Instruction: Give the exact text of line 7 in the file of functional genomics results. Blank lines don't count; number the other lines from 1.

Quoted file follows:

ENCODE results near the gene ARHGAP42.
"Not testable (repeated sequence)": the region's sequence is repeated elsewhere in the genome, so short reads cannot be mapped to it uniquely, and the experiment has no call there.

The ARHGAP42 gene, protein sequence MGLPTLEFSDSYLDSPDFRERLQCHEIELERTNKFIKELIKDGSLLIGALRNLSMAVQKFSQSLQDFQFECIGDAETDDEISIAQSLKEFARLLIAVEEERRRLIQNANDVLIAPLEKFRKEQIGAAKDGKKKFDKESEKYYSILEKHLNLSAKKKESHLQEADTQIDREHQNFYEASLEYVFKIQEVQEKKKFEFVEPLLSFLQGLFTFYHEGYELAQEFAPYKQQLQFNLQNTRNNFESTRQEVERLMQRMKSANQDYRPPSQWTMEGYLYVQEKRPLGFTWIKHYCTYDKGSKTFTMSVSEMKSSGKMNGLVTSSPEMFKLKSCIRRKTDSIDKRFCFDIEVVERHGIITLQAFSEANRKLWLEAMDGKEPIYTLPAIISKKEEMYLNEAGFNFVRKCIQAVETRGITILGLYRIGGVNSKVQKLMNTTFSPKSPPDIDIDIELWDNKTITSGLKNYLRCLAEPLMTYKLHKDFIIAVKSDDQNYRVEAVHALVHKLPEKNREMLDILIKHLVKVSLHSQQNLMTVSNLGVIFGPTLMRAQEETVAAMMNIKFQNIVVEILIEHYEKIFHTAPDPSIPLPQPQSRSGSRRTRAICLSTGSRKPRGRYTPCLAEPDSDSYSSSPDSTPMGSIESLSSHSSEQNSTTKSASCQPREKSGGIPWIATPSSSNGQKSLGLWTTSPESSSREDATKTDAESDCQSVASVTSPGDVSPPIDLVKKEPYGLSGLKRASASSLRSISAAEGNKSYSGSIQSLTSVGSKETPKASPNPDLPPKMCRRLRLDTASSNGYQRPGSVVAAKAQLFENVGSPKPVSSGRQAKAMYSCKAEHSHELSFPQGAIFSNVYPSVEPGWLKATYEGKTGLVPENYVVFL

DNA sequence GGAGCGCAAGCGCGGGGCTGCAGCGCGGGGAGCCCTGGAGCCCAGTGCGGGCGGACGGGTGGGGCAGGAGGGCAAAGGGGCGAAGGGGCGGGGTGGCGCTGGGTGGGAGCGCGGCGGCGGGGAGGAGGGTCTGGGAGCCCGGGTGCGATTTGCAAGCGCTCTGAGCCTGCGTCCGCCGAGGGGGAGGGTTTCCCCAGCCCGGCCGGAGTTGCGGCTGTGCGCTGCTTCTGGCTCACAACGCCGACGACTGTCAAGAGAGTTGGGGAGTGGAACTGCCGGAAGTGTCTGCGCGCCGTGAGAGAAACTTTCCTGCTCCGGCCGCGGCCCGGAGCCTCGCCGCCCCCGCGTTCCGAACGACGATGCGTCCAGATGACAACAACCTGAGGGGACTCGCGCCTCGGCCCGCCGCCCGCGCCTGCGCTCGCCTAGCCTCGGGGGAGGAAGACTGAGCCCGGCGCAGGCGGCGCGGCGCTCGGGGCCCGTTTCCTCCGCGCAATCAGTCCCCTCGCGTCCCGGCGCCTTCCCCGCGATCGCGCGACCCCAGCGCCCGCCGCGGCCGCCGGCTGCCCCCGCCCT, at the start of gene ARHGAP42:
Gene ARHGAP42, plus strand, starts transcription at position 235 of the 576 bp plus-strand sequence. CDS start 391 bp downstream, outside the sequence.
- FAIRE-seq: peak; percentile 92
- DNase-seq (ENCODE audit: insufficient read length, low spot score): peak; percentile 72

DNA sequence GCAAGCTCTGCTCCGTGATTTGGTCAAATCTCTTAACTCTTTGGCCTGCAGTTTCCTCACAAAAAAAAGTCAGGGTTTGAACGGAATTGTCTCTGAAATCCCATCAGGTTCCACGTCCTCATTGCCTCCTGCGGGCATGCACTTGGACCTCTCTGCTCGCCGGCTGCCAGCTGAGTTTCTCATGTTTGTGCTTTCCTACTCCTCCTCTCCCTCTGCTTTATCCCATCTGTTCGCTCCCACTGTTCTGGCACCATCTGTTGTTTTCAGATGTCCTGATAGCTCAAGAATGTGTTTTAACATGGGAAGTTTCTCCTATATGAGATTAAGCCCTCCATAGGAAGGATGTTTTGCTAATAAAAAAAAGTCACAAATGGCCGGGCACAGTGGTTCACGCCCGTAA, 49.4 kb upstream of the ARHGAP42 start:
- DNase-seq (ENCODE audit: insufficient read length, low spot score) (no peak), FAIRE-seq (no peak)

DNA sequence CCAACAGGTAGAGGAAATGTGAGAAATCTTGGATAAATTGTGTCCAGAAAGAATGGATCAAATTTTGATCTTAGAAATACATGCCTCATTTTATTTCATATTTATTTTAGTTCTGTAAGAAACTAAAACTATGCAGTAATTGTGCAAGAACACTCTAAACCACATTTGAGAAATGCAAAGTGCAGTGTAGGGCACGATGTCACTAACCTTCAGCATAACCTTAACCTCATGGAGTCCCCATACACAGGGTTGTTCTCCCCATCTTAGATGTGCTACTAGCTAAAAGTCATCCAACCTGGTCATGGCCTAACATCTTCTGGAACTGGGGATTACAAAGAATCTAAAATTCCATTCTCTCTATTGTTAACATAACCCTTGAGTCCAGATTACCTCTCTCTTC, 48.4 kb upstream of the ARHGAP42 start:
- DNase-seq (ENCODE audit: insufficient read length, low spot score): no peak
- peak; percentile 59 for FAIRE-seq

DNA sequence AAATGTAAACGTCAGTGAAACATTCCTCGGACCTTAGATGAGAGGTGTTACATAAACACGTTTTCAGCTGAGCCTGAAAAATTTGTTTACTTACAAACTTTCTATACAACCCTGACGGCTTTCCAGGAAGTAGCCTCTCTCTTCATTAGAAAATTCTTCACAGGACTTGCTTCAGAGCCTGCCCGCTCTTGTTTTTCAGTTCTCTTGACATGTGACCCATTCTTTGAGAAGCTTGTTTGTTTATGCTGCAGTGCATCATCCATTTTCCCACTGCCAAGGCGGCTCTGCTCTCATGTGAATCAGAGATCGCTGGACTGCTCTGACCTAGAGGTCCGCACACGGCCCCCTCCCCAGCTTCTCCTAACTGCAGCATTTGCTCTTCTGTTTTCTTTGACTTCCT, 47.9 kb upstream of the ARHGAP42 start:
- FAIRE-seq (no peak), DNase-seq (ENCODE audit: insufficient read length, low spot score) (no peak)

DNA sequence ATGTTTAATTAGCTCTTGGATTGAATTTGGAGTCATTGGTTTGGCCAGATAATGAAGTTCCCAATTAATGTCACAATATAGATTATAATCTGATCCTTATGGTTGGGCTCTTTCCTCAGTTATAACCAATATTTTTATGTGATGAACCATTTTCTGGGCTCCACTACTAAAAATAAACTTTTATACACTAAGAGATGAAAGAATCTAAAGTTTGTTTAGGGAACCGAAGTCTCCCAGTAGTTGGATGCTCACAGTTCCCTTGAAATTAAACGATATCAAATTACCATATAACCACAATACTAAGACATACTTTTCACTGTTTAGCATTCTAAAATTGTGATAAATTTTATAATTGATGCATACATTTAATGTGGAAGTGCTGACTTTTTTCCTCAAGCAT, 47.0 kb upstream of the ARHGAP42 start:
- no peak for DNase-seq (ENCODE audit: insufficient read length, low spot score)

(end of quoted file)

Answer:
- DNase-seq (ENCODE audit: insufficient read length, low spot score): peak; percentile 72